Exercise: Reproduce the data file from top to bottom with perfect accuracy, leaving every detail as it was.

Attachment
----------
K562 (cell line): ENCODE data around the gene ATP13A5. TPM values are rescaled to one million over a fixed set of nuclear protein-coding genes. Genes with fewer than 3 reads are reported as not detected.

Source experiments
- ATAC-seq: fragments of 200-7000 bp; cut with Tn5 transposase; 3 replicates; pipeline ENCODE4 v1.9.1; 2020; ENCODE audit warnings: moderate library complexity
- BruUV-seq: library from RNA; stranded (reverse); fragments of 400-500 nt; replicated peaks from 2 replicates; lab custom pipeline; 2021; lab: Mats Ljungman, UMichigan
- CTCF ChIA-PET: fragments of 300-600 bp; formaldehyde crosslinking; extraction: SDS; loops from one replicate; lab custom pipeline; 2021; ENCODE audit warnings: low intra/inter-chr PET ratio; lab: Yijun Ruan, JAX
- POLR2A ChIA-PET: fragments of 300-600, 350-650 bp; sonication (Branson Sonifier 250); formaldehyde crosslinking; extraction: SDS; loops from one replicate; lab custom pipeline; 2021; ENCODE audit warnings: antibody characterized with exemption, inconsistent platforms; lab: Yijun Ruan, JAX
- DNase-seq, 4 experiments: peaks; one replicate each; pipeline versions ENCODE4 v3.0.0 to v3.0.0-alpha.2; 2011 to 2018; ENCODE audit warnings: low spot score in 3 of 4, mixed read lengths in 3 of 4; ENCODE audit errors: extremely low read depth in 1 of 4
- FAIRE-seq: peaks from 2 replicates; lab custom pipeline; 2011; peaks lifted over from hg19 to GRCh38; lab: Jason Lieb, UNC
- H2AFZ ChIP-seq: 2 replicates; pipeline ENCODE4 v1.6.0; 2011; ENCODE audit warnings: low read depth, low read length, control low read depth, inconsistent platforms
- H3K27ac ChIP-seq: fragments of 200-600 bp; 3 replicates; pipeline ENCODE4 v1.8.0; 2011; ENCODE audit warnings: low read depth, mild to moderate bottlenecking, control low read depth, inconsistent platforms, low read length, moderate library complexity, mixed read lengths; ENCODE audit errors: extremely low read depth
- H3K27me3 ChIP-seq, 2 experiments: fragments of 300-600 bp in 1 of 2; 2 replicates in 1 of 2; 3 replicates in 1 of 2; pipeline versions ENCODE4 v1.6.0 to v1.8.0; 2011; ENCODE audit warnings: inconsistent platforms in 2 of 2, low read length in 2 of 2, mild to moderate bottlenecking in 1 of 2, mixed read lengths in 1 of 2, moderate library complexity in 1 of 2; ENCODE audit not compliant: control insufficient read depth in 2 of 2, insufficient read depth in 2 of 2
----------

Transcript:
K562 (cell line): ENCODE data around the gene ATP13A5. TPM values are rescaled to one million over a fixed set of nuclear protein-coding genes. Genes with fewer than 3 reads are reported as not detected.

Source experiments
- ATAC-seq: fragments of 200-7000 bp; cut with Tn5 transposase; 3 replicates; pipeline ENCODE4 v1.9.1; 2020; ENCODE audit warnings: moderate library complexity
- BruUV-seq: library from RNA; stranded (reverse); fragments of 400-500 nt; replicated peaks from 2 replicates; lab custom pipeline; 2021; lab: Mats Ljungman, UMichigan
- CTCF ChIA-PET: fragments of 300-600 bp; formaldehyde crosslinking; extraction: SDS; loops from one replicate; lab custom pipeline; 2021; ENCODE audit warnings: low intra/inter-chr PET ratio; lab: Yijun Ruan, JAX
- POLR2A ChIA-PET: fragments of 300-600, 350-650 bp; sonication (Branson Sonifier 250); formaldehyde crosslinking; extraction: SDS; loops from one replicate; lab custom pipeline; 2021; ENCODE audit warnings: antibody characterized with exemption, inconsistent platforms; lab: Yijun Ruan, JAX
- DNase-seq, 4 experiments: peaks; one replicate each; pipeline versions ENCODE4 v3.0.0 to v3.0.0-alpha.2; 2011 to 2018; ENCODE audit warnings: low spot score in 3 of 4, mixed read lengths in 3 of 4; ENCODE audit errors: extremely low read depth in 1 of 4
- FAIRE-seq: peaks from 2 replicates; lab custom pipeline; 2011; peaks lifted over from hg19 to GRCh38; lab: Jason Lieb, UNC
- H2AFZ ChIP-seq: 2 replicates; pipeline ENCODE4 v1.6.0; 2011; ENCODE audit warnings: low read depth, low read length, control low read depth, inconsistent platforms
- H3K27ac ChIP-seq: fragments of 200-600 bp; 3 replicates; pipeline ENCODE4 v1.8.0; 2011; ENCODE audit warnings: low read depth, mild to moderate bottlenecking, control low read depth, inconsistent platforms, low read length, moderate library complexity, mixed read lengths; ENCODE audit errors: extremely low read depth
- H3K27me3 ChIP-seq, 2 experiments: fragments of 300-600 bp in 1 of 2; 2 replicates in 1 of 2; 3 replicates in 1 of 2; pipeline versions ENCODE4 v1.6.0 to v1.8.0; 2011; ENCODE audit warnings: inconsistent platforms in 2 of 2, low read length in 2 of 2, mild to moderate bottlenecking in 1 of 2, mixed read lengths in 1 of 2, moderate library complexity in 1 of 2; ENCODE audit not compliant: control insufficient read depth in 2 of 2, insufficient read depth in 2 of 2